Monday, 31 May 2021

Sleeper (1973)


Mig og fremtiden

With “Sleeper” I have arrived at the first Woody Allen movie on the List. I have not checked but I got the feeling there are quite a few of his movies coming up. Woody Allen is one of those directors, like Roman Polanski, whose movies you seemingly cannot discuss without also discussing the person, so let me just get that off my chest right away. I do not really care what sort of weirdo a guy may be or whether or not he may or may not be guilty of something. It is the movie I am looking at, that is all I really know and all I can talk about.

With that out of the way, let me continue being general and confess that Woody Allen’s schtick never really worked for me. His little, neurotic New Yorker is missed on me and the movies of his I like the best are those without him acting or at least staying in the background. It is not a dislike, I am just sort of indifferent to his typical character.

This is a problem when watching “Sleeper” because this is very much about Allen doing his thing and a lot of the comedy is dependent on that.

In “Sleeper” Miles (Allen) is a musician and owner of a health food store in New York (of course), who in 1973 went to hospital for a simple procedure, got frozen down and revived 200 year later. The doctors have to keep him hidden because they want to use him for a covert operation against the dictatorship they live in and soon he is on the run in a world he does not understand. This is all played out as slapstick comedy a la Chaplin or Keaton, complete with ragtime music and sped-up chases. Miles is a clown and everything he touches is a mess. The police, however, is not much better.

One of the novelties of 2173 is the butler android. Miles has an early encounter with one of these and escaping in a butler robot supply van he disguises himself as a butler robot. In this function he starts working for Luna (Diane Keaton), a snobbish artist who is not terribly bright. As a butler, Miles is a disaster and Luna wants his head replaced. Hilarity ensues and soon Miles is on the run again, this time with Luna in tow.

Everything here aims for comedy and this follows two tracks, the physical slapstick comedy and the little, neurotic New Yorker comedy and it plays both hard. The first actually has its moments, but Allen is not Chaplin or Keaton, and it is in general played too hard. My son would probably find it more to his taste. The other line, well, if you like Allen’s schtick…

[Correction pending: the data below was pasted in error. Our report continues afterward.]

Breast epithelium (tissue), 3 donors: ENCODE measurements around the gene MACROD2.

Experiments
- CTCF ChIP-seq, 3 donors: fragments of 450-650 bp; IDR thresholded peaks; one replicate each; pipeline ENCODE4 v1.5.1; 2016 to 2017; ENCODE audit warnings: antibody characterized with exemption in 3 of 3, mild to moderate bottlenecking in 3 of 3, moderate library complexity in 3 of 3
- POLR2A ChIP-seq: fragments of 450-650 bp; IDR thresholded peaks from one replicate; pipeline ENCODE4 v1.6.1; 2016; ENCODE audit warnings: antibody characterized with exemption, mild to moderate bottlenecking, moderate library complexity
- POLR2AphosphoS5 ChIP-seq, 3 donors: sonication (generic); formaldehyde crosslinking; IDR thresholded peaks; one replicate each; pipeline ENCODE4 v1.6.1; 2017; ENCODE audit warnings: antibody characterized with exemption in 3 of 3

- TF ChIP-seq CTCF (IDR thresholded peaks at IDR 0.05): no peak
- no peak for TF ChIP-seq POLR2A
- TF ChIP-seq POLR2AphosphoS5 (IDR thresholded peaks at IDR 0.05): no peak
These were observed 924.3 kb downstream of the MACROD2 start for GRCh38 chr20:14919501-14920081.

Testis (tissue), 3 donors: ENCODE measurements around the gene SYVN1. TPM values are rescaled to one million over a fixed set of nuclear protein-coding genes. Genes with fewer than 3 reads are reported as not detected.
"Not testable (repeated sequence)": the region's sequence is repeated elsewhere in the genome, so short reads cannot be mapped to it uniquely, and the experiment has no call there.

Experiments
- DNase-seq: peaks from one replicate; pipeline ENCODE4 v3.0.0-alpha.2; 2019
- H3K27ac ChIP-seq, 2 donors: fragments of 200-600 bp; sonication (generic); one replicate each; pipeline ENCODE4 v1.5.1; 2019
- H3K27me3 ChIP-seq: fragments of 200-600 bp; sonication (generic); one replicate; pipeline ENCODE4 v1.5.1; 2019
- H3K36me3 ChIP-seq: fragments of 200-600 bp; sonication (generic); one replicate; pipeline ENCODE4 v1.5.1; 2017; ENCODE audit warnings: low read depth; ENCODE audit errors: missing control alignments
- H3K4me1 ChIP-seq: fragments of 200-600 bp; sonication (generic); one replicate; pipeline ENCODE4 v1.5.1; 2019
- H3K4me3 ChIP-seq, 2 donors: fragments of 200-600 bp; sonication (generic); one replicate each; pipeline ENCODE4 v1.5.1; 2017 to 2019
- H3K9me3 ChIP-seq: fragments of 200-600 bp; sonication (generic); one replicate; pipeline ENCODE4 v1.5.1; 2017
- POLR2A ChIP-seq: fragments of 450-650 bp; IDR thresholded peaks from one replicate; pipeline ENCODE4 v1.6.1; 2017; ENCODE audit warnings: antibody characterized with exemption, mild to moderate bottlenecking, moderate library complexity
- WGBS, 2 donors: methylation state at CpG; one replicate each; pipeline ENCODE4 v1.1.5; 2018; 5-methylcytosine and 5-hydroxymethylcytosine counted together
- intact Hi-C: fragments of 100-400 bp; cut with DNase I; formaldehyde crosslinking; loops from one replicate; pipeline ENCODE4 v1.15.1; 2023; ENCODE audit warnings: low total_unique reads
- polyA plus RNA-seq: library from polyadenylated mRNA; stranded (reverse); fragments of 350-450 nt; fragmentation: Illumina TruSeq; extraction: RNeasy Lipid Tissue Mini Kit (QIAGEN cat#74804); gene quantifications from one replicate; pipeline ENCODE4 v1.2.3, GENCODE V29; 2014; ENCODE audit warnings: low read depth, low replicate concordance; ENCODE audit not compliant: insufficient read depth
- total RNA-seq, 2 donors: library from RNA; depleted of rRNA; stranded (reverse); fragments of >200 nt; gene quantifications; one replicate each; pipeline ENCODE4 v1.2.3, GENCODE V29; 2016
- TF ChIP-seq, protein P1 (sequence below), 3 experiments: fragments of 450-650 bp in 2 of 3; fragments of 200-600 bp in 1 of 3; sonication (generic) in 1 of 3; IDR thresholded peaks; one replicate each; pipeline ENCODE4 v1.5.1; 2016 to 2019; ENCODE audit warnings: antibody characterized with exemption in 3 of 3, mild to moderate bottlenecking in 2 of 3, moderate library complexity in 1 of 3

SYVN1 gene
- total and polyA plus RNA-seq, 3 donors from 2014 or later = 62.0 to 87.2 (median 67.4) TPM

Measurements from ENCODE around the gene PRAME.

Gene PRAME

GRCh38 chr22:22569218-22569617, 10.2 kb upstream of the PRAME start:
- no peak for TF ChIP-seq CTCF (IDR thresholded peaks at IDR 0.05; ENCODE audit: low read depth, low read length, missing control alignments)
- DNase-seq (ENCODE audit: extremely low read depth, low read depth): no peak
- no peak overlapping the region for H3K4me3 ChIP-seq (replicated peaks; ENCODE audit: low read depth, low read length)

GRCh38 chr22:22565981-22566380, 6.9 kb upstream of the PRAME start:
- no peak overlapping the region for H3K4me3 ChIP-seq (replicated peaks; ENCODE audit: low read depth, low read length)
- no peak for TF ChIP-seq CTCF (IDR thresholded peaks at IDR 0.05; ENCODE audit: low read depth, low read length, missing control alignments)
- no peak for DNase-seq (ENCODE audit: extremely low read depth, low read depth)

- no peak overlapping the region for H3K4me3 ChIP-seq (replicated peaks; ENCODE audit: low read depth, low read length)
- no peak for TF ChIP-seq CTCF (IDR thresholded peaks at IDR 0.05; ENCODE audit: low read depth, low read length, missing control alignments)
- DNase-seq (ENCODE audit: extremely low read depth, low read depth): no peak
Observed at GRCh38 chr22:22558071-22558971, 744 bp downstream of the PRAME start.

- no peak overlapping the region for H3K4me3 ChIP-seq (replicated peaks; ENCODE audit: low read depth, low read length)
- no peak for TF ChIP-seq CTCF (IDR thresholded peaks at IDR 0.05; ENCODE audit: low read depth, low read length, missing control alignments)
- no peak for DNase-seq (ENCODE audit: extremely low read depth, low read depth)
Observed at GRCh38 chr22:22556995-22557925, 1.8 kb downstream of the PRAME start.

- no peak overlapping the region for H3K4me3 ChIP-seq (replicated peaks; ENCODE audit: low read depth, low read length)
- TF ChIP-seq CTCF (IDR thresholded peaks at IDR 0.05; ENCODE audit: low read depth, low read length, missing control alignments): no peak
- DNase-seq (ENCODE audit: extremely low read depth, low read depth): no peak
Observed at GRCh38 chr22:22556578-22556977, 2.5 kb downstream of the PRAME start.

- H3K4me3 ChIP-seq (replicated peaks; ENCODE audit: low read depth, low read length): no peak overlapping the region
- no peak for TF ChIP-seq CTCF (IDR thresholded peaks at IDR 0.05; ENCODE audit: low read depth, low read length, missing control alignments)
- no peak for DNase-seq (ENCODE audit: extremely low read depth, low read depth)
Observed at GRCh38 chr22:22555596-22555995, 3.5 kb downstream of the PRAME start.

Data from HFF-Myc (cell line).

I do not mind silly comedies, I laugh myself silly to Naked Gun or Airplane!, but it does not work too well for me here. I am also losing tough with a story which is, I think, more interesting than Allen’s comedy. There is a lot of Tati here, the bafflement with technology and the alienation caused by technology and modernity. Tati just does it a lot better. This ties in with a criticism of conformity and government control, which is very early-seventies. Yet all I get from the movie is that Woody Allen wants to be Chaplin.

I am likely the wrong audience for this movie, and would not be surprised if I stand alone on this. It is interesting to see what Woody Allen did in his early years, but otherwise I will leave it to Allen fans to give their appraisal for “Sleeper”.


  1. Woody Allen doesn't become a director I admire until Annie Hall and beyond. His sillier films are a mixed bag for me. I find him trying to play the cello in a marching band hilarious but other gags don't work as well. You may be right about this appealing more to kids but then there's all that sex humor. Fortunately, it's of the sort that probably go over most pre-teen heads.

    1. That is a strange combination: a silly slapstick humor that is rather childish and the advanced neurotic New Yorker schtick which is definitely adult. I am not certain what to make of this movie.
      I did watch some Woody Allen in the past, but it has never been something I have sought out. My favorite is Midnight in Paris and that one he is only directing.